Dear USPSTF: Don’t discount value of PSA in men 70+

June 15, 2017

“We strongly believe that PSA-based prostate cancer screening should be made available, especially to men 70 years and older to decrease the morbidity and mortality of prostate cancer,” write Navin Shah, MD, and Vladimir Ioffe, MD.

Editor’s note: The following letter was sent to the U.S. Preventive Services Task Force (USPSTF) in April 2017 after the USPSTF’s release of an updated draft recommendation on prostate cancer screening. The letter was subsequently sent to Urology Times following publication of an article discussing urologists’ reaction to the recommendation.

 

Dear USPSTF,

According to the draft USPSTF statement regarding prostate cancer screening:

“For men 70 years and older, the draft recommends against PSA-based screening for prostate cancer (D recommendation). The evidence shows that prostate cancer is slow growing, and the 10-year survival rate is quite high. Rates of overdiagnosis are higher in older men, raising the concern that screening may result in more harm than benefit in this age group.”

We have published three papers in peer-reviewed urology journals focusing on patients 70 years and older. These publications show that men 70 years and older have much higher rates of high-grade (Gleason score 7-10) prostate cancer, higher stages of prostate cancer, and higher prostate cancer-specific morbidity and mortality compared with patients 55-69 years old.

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In 2013, we published, “A comparative analysis of prostate cancer pre-treatment characteristics stratified by age” (Can. J. Urol 2014; 21:7213–6). In our 402 U.S. patients, we found that, compared with patients <70 years old, in patients ≥70 years old:

  • 60.7% had high Gleason score (7-10) (p=.0234)

  • 39.3% had low Gleason score (6) (p=.0234)

  • 1% had PSA level ≥10 ng/ml (p=.0010)

  • 69.1% had high Gleason score (7-10) in the presence of a positive DRE (p=.0278).

In 2016, we published the largest review ever of 5,100 U.S. prostate cancer patients age 70 and older, “Frequency of Gleason score 7 to 10 in 5,100 elderly prostate cancer patients” (Rev Urol 2016; 18:181-7) and found that:

Based on analysis of 5,100 prostate cancer patients in our practice, we determined that 61% of prostate cancer patients age 70-80, 59% of those age 70-75 years, and 66% of those age 76-80 years have a high-grade prostate cancer. Since biopsy underestimates the grade in Gleason score 6 patients by about 50%, the actual frequency is approximately 80%. In patients with prostate cancer who had an abnormal DRE, 74% had a Gleason score 7-10, approximately 85% when accounting for biopsy undergrading.

In 2017, we published a review of our patients titled, “Prostate biopsy characteristics: A comparison between pre- and post-USPSTF Prostate Cancer Screening Guidelines of 2012” (Rev Urol 2017; 19:25–31). In this study of 671 U.S. prostate cancer patients, we found that the prostate biopsy rate decreased by 30% post-USPSTF guidelines but the prostate cancer detection rate increased by 33.5%. High-grade Gleason score 7-10 prostate cancer increased by 5.4% post-USPSTF guidelines.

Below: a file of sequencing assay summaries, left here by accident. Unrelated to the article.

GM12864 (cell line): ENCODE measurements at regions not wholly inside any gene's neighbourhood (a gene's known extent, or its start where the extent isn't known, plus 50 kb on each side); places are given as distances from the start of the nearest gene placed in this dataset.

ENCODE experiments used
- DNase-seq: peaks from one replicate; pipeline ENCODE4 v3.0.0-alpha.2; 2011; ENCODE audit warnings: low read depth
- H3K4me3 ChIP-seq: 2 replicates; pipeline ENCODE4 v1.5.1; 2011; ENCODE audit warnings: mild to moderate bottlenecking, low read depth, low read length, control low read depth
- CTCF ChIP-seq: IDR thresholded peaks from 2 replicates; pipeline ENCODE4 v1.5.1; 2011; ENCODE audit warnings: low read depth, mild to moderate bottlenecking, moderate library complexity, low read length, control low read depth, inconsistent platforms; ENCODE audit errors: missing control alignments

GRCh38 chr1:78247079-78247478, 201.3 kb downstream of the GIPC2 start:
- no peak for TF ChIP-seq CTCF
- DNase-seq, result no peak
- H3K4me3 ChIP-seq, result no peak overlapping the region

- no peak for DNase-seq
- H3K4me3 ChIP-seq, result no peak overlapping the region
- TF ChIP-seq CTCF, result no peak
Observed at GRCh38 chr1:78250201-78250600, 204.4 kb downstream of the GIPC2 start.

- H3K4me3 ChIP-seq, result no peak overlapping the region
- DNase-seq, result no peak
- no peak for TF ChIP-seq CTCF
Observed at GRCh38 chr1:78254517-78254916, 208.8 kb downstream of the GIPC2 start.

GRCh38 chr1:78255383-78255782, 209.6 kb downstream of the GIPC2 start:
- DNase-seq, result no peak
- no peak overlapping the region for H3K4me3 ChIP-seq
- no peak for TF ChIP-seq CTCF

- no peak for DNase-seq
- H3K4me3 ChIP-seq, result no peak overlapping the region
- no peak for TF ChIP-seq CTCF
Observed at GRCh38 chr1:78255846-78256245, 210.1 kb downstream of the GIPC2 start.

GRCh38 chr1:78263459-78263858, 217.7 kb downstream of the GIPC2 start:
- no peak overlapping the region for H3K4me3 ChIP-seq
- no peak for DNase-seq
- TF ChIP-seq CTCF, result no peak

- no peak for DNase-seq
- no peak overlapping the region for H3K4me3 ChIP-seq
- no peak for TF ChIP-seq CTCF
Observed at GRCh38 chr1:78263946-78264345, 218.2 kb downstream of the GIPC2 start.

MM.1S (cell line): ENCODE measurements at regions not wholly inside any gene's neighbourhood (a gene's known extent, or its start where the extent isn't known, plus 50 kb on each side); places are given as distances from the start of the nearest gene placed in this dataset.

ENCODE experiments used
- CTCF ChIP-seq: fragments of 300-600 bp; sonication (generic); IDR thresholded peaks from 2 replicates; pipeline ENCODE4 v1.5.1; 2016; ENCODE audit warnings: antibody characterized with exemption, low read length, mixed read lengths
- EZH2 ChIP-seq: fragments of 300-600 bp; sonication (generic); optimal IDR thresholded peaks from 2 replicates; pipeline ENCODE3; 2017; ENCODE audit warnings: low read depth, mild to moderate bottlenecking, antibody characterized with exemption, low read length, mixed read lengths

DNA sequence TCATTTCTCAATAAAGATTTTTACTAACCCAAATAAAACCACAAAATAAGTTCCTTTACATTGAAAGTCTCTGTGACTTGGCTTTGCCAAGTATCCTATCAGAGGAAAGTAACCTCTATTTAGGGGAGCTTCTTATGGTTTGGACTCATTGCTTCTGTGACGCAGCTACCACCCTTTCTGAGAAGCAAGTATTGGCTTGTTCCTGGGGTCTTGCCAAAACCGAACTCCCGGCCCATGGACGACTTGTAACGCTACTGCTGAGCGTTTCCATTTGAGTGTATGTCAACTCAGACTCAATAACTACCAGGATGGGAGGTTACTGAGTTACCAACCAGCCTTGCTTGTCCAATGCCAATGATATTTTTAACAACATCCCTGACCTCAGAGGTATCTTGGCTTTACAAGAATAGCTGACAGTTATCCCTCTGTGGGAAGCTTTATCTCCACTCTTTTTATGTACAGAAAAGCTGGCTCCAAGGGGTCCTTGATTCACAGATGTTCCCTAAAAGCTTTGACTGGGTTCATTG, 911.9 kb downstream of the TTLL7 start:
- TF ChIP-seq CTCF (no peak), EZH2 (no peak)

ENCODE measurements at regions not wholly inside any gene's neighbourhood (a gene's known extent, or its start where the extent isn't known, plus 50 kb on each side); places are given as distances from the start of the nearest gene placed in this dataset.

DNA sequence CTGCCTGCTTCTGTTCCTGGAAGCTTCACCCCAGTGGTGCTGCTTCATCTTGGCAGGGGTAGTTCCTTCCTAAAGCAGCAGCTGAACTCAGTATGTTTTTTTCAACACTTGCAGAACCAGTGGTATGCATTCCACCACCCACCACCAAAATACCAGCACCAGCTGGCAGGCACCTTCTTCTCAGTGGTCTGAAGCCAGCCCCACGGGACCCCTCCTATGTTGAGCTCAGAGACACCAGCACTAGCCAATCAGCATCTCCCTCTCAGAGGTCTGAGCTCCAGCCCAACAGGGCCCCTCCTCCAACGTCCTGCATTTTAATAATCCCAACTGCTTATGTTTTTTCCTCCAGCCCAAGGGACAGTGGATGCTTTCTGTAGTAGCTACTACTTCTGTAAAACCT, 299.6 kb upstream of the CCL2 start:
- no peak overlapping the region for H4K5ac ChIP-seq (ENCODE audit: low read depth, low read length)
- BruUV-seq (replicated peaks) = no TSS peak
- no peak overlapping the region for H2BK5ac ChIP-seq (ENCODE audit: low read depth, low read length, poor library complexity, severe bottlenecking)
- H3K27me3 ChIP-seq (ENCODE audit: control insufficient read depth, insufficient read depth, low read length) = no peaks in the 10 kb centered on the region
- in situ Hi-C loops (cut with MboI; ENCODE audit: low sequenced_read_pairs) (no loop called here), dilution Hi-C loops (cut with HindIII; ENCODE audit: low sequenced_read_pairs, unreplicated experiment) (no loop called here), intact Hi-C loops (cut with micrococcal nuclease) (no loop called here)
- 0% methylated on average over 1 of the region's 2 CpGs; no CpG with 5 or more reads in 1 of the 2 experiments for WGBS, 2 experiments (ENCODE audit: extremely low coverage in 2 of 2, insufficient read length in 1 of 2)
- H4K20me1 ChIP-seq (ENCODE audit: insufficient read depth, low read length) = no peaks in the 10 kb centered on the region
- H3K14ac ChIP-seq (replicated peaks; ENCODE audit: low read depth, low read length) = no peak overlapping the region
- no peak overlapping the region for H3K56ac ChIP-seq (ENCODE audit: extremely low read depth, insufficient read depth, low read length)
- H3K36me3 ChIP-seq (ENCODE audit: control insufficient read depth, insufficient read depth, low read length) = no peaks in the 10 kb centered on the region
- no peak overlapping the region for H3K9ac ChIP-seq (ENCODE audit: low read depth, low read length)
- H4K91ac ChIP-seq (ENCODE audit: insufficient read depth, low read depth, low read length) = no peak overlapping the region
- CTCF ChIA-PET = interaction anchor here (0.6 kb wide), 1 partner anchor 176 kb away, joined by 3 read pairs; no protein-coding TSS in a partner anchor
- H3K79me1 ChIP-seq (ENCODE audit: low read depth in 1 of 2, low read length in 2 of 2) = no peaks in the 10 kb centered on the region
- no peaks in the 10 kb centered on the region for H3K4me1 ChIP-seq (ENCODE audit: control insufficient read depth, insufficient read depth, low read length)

Next: "Since the USPSTF recommendations of 2012, more advanced prostate cancer, metastatic prostate cancer, and prostate cancer-specific deaths have been documented."

 

Since the USPSTF recommendations of 2012, more advanced prostate cancer, metastatic prostate cancer, and prostate cancer-specific deaths have been documented. A recent study showed that the incidence of metastatic prostate cancer increased by 72% from 2004 to 2013 (Prostate Cancer Prostatic Dis 2016; 19:395-7). The 5-year survival rate in metastatic prostate cancer is 28% (American Cancer Society, 2017), and the cost of treating metastatic prostate cancer is extremely high. More importantly, patients with metastatic prostate cancer have more pain and a much lower quality of life with certain death. The annual cost of the screening PSA test for prostate cancer is $28.

In the last 20 years, due to prostate cancer screening, the prostate cancer mortality has been reduced by 50% (JAMA Oncol 2016; 2:955-6). Additionally, African-Americans have twice the prevalence and twice the death rate due to prostate cancer compared to Caucasians.

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Diagnosis is necessary for proper medical care. All patients with prostate cancer do not undergo surgical or radiation therapy, as some patients are actively observed. In addition, newer technologies like parametric MRI of the prostate gland helps to differentiate slow-growing from aggressive prostate cancer. Thus, medical research improvements will help us in future investigations and treatment of prostate cancer, especially of aggressive tumors.

We strongly believe that PSA-based prostate cancer screening should be made available, especially to men 70 years and older to decrease the morbidity and mortality of prostate cancer.

 

Sincerely,

Navin Shah, MD, and Vladimir Ioffe, MD, Greenbelt, MD

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